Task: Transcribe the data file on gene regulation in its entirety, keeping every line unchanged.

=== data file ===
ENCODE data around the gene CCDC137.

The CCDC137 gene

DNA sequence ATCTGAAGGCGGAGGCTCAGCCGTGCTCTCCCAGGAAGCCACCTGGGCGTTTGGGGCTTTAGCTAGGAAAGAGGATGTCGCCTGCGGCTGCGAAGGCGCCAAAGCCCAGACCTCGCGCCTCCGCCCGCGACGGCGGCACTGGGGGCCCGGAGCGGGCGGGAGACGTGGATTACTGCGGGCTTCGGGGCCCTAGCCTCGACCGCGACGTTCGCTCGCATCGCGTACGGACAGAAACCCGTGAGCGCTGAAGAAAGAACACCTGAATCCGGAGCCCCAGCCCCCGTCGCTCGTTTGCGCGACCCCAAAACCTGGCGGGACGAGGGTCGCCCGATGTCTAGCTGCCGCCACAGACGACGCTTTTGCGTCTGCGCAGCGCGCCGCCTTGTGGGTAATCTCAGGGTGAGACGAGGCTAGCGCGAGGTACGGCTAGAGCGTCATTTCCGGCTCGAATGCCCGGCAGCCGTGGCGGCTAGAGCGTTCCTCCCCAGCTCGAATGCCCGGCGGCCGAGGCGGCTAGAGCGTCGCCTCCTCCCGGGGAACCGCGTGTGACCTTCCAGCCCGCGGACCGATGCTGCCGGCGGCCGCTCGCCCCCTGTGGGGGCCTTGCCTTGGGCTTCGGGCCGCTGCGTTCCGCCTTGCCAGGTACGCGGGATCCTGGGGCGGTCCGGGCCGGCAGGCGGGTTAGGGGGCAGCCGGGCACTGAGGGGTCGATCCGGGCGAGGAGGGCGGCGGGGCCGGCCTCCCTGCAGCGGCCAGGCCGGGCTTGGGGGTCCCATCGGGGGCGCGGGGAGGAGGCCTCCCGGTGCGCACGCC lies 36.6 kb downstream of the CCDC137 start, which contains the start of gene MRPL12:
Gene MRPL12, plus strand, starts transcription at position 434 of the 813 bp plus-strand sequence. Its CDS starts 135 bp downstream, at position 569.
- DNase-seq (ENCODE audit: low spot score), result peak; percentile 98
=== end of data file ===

ENCODE data around the gene CCDC137.

The CCDC137 gene

DNA sequence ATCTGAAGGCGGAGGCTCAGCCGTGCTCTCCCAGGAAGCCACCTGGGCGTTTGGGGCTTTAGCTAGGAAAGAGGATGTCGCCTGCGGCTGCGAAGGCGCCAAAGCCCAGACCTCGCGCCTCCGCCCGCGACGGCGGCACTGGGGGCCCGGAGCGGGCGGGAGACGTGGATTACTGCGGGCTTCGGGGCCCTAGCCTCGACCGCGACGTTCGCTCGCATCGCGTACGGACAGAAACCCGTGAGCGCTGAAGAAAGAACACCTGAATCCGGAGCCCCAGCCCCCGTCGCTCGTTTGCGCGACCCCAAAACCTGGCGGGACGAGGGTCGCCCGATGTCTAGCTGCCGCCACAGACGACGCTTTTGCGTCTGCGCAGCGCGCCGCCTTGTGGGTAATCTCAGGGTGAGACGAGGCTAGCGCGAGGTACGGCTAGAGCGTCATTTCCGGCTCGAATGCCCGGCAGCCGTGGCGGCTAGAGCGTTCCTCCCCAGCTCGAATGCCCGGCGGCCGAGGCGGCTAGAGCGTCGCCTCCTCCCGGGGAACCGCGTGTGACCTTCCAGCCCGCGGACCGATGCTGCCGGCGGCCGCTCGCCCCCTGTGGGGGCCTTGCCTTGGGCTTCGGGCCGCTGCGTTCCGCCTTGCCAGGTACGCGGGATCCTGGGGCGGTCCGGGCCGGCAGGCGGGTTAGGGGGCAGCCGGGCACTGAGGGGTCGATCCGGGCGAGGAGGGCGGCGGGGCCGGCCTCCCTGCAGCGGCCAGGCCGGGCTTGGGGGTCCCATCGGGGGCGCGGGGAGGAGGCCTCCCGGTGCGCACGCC lies 36.6 kb downstream of the CCDC137 start, which contains the start of gene MRPL12:
Gene MRPL12, plus strand, starts transcription at position 434 of the 813 bp plus-strand sequence. Its CDS starts 135 bp downstream, at position 569.
- DNase-seq (ENCODE audit: low spot score), result peak; percentile 98